Monday, 29 September 2003
Pix Of The Day: Onion Johnnies & Roscoff Pinks
CREDITS: © Peter Turner/MaccCAM.co.uk MAP: Portsmouth-Roscoff.
When clicked, thumbnails popup enlarged versions of the images.
Peter Turner's Macclesfield based MaccCAM.co.uk crew recently went on vacation to Brittany, in the northwest of France. Travelling on the quieter and more dignified Plymouth to Roscoff route, rather than following the crowds on the ferry routes leaving Dover on the shortest cross channel routes, they arrived in the early morning.
Visit the CAM for a two part gallery starting on the English coast, and continuing on French soil for some pictures of the quiet port town of Roscoff in the low morning light. A shot of a plaque commemorating the 'Onion Johnnies' brought memories flooding back. Back in the 50s, at the end of the last millennium, the Autumn (or 'back end' as it was often called) brought exotic looking men in berets, pushing bicycles heavily laden with delicious pink onions from the fields around Roscoff.
The trade began in 1828 when Henri Ollivier, a 20 year old Roscovite, filled a boat with onions and headed for Great Britain. In a few days he had sold all his crop of pink Breton onions. Other were encouraged to emulate his success, and a regular trade was built. For more than a century, thousands of young Roscovites crossed the Channel to stay in Great Britain. They would leave in September and return the following Spring. It was not an easy life. It began by crossing the channel, often in inclement weather conditions, in schooners. Accommodation on the boats, and on land in Great Britain, was often rudimentary. Payment was usually made at the end of the trip, and unsold stock was deducted from the payment. Disaster was always a possibility, and in 1905 the 'Hilda' foundered at Roscoff, and 70 Johnnies perished.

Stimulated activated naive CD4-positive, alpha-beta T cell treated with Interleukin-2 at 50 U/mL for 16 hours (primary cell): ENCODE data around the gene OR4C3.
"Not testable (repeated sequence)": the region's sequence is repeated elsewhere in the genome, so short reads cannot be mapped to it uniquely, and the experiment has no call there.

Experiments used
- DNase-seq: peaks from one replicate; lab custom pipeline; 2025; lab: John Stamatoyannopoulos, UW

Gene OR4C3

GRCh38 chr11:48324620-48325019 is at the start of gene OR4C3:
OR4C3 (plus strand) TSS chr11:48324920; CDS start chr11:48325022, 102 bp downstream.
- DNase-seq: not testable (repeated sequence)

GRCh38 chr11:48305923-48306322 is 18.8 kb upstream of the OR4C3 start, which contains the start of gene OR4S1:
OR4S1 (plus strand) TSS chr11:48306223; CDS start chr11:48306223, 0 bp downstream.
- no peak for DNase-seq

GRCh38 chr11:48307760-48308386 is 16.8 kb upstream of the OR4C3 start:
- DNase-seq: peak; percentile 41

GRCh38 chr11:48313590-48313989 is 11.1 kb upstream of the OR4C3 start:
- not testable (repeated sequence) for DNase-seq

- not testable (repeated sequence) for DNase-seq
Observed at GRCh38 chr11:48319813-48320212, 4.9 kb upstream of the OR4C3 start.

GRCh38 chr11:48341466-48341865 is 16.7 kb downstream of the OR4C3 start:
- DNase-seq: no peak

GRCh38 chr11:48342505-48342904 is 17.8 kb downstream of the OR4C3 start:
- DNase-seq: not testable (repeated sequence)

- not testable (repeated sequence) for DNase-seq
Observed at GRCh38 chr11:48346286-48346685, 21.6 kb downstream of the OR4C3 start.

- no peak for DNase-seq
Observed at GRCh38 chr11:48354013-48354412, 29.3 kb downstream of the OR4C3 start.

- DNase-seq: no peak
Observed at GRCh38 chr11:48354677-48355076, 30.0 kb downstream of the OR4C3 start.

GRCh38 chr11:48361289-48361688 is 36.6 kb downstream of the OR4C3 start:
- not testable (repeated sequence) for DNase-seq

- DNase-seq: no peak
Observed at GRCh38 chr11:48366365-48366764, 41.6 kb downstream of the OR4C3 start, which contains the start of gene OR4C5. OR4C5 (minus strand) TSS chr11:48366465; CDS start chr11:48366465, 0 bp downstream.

The story of the Johnnies is told in an article on Brittany-Bretagne.com, which includes a regrettably small picture of horse drawn onion carts on the dockside. Philip Delves Broughton, a correspondent for Telegraph.co.uk, has an article on the Johnnies, and another Telegraph correspondent Yvonne Thomas adds her own spin to the story. William Chisholm at TheScotsman.co.uk follows one of the Johnnies, and mentions a book recording the history of the Johnnies by Ian MacDougall, a secretary and researcher for the Scottish Working People's History Trust. In late 2002 the British TV company Meridian aired a program in the 'Last of…' series entitled The French Onion Sellers, which one may hope they will repeat.
On This Day In 2002: Vlad the Impaler - Sun, 29 Sep 2002
Weblog favorite Tony Richards has been on vacation all last week in Whitby, said to be the place that inspired Bram Stoker's 'Count Dracula'. Tony's picture of Whitby Harbour just makes us wonder what Stoker had been taking to conjure up such warped nonsense. The historical 15th century figure who was the inspiration behind the Gothic novels main character must have been a far more frightening prospect for those around him at the time.
Author Benjamin H. Leblanc has a concise biography of the life of Vlad Tepes Dracula. He was also known as 'Vlad the Impaler' for reasons that will become apparent if you read his story. Maybe not a good way to make friends, but certainly an effective way to influence people. His rule was so firm that it is said that he placed a golden drinking goblet in the central square of Tirgoviste so that travellers might refresh themselves. It was never stolen. His answer to poverty in his kingdom will probably appeal to you if you have extreme right wing views.
Tony is now back in Lakeland, well away from such dark fantasies. Although come to think of it, Croglin village in the nearby Eden Valley did once have an outbreak of vampirism, and heaven alone knows what stories Col. Lacey and Long Meg and Her Daughters might have to tell.
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Jules Laforgue (1860-1887)
"Ah! que la vie est quotidienne."
Oh, what a day-to-day business life is.
'Complainte sur certains ennuis' (1885)